In the Journals

Hospitalizations, costs for AF rose from 2000 to 2010

Hospitalizations for atrial fibrillation in the United States rose 23% from 2000 to 2010, and the mean cost of AF hospitalization increased 24% from 2001 to 2010.

Nileshkumar J. Patel, MD, of Staten Island University Hospital in New York, and colleagues performed a cross-sectional study using the Nationwide Independent Sample (NIS) databases from 2000 to 2010. They analyzed all hospitalizations with AF as primary diagnosis, defined as ICD-9-CM code 427.31, of patients aged 18 years or older for whom age, sex, admission date, discharge date and in-hospital mortality data were available.

They identified comorbidities using Agency for Healthcare Research and Quality comorbidity measures and calculated estimated cost of hospitalization by merging NIS data with cost-to-charge ratios from the Healthcare Cost and Utilization Project and adjusting for inflation.

Hospitalizations for AF increased 23% during the study period. Most of those hospitalized were white (64.9%) and aged 65 years or older (69.8%).

The rate of AF hospitalization in the United States increased 14.4% from 2000 to 2010 (P<.001), according to the researchers. The greatest relative increases occurred in those aged 35 to 49 years (relative increase, 16.6%; P<.001) and in those 80 years or older (relative increase, 15.2%; P<.001).

The most frequent comorbidities in patients admitted with AF included hypertension (60%), diabetes (21.5%) and chronic pulmonary disease (20%).

The overall in-hospital mortality rate was 1%, and it was highest in those aged 80 years and older (1.9%) and in those with concomitant HF (8.2%), the researchers wrote. However, the in-hospital mortality rate decreased 29.2% during the study period, from 1.2% in 2000 to 0.9% in 2010.

Despite no change in mean or median length of stay (median length of stay, 3 days; interquartile range, 2-5) during the study period, mean cost of AF hospitalizations after adjustment for inflation increased 24% from 2001 to 2010 (P<.001). Cost was highest for patients with HF ($33,161) and valvular disorders ($28,030).

Length of stay and cost of AF hospitalization both increased in proportion to increase in CHADS2 score (P<.01), according to the results.

“Increasing number of hospitalizations, aging population, patient complexity and increasing disposition trend to another facility are some of the drivers of increasing cost,” Patel and colleagues wrote. “This represents a staggering economic burden on the health care system.”

Disclosure: One researcher reports consulting for Medtronic and St. Jude Medical.

Hospitalizations for atrial fibrillation in the United States rose 23% from 2000 to 2010, and the mean cost of AF hospitalization increased 24% from 2001 to 2010.

Nileshkumar J. Patel, MD, of Staten Island University Hospital in New York, and colleagues performed a cross-sectional study using the Nationwide Independent Sample (NIS) databases from 2000 to 2010. They analyzed all hospitalizations with AF as primary diagnosis, defined as ICD-9-CM code 427.31, of patients aged 18 years or older for whom age, sex, admission date, discharge date and in-hospital mortality data were available.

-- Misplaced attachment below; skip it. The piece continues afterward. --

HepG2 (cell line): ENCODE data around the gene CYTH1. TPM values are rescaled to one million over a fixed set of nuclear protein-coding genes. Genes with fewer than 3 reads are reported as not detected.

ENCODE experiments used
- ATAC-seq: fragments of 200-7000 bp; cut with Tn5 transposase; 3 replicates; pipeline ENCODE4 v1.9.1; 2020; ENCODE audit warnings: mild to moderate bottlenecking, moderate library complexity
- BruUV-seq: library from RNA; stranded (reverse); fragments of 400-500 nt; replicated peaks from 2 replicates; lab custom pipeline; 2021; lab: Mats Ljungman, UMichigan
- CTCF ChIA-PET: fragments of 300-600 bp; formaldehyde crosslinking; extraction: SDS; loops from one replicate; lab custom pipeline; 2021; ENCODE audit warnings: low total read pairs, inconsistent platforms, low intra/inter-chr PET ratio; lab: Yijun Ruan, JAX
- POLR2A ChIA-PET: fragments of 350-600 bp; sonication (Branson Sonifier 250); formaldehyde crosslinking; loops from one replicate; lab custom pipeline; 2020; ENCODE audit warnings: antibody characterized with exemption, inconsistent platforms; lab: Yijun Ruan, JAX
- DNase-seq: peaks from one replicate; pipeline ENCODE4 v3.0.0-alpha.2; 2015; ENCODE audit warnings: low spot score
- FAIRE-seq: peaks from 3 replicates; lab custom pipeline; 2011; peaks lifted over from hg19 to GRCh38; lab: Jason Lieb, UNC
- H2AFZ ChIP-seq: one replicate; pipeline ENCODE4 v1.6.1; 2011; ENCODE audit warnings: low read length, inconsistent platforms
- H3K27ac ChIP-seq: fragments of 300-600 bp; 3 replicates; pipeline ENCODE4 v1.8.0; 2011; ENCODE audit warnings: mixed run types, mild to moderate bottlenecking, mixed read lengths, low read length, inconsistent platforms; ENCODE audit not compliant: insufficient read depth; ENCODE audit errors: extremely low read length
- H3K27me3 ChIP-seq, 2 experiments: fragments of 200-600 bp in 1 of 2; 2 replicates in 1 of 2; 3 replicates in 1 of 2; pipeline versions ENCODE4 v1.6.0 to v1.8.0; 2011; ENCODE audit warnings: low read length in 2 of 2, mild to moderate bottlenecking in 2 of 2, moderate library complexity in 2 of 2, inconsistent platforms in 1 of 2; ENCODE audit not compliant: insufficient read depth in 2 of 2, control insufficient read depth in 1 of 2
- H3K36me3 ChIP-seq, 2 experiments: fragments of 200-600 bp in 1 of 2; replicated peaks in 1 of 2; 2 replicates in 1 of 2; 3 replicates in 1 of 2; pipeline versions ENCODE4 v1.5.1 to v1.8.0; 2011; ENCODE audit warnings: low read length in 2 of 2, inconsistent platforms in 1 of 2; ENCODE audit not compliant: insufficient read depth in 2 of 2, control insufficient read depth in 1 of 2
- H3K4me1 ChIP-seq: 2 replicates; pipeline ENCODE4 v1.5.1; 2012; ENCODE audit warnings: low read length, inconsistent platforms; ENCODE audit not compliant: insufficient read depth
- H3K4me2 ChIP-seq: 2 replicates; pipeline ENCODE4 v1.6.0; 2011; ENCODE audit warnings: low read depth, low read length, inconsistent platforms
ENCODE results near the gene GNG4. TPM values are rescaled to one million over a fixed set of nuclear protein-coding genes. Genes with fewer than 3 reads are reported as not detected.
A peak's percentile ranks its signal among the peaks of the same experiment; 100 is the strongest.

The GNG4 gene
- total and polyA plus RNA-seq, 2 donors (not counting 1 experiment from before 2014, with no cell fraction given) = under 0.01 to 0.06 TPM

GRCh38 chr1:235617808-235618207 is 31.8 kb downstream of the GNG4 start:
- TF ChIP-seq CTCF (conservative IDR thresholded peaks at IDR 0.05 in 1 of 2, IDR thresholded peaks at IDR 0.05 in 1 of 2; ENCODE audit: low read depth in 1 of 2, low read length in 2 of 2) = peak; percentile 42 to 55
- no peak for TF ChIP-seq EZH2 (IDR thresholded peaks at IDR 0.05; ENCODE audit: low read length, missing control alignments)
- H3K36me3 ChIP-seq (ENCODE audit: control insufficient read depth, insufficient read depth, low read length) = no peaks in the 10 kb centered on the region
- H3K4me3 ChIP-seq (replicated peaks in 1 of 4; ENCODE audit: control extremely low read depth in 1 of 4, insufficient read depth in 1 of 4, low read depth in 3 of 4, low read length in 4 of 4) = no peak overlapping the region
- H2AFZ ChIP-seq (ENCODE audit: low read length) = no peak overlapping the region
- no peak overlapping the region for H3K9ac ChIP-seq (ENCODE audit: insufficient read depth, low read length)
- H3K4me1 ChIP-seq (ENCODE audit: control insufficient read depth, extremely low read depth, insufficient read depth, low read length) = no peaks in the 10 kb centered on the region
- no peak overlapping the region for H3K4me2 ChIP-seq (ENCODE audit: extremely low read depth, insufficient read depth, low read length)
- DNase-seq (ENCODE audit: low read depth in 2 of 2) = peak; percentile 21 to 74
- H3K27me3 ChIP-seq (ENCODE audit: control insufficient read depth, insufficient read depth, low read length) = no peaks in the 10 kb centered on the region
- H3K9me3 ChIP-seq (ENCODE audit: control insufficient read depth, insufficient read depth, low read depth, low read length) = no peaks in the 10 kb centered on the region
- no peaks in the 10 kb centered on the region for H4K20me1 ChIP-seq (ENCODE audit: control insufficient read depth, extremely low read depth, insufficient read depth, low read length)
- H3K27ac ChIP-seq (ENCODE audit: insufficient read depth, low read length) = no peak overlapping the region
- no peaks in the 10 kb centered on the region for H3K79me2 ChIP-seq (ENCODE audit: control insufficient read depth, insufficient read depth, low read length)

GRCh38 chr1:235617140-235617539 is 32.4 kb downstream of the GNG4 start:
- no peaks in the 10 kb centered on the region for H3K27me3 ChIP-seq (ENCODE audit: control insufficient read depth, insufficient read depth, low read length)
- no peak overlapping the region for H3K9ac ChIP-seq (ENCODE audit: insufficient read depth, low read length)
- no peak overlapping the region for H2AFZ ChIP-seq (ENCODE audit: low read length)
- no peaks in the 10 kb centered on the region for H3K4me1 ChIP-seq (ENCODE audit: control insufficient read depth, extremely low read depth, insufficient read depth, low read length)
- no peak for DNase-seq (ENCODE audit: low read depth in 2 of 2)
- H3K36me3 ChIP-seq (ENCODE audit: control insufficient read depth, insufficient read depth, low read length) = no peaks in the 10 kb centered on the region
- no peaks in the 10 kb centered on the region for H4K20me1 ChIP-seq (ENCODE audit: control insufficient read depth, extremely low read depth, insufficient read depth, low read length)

They identified comorbidities using Agency for Healthcare Research and Quality comorbidity measures and calculated estimated cost of hospitalization by merging NIS data with cost-to-charge ratios from the Healthcare Cost and Utilization Project and adjusting for inflation.

Hospitalizations for AF increased 23% during the study period. Most of those hospitalized were white (64.9%) and aged 65 years or older (69.8%).

The rate of AF hospitalization in the United States increased 14.4% from 2000 to 2010 (P<.001), according to the researchers. The greatest relative increases occurred in those aged 35 to 49 years (relative increase, 16.6%; P<.001) and in those 80 years or older (relative increase, 15.2%; P<.001).

The most frequent comorbidities in patients admitted with AF included hypertension (60%), diabetes (21.5%) and chronic pulmonary disease (20%).

The overall in-hospital mortality rate was 1%, and it was highest in those aged 80 years and older (1.9%) and in those with concomitant HF (8.2%), the researchers wrote. However, the in-hospital mortality rate decreased 29.2% during the study period, from 1.2% in 2000 to 0.9% in 2010.

Despite no change in mean or median length of stay (median length of stay, 3 days; interquartile range, 2-5) during the study period, mean cost of AF hospitalizations after adjustment for inflation increased 24% from 2001 to 2010 (P<.001). Cost was highest for patients with HF ($33,161) and valvular disorders ($28,030).

Length of stay and cost of AF hospitalization both increased in proportion to increase in CHADS2 score (P<.01), according to the results.

“Increasing number of hospitalizations, aging population, patient complexity and increasing disposition trend to another facility are some of the drivers of increasing cost,” Patel and colleagues wrote. “This represents a staggering economic burden on the health care system.”

Disclosure: One researcher reports consulting for Medtronic and St. Jude Medical.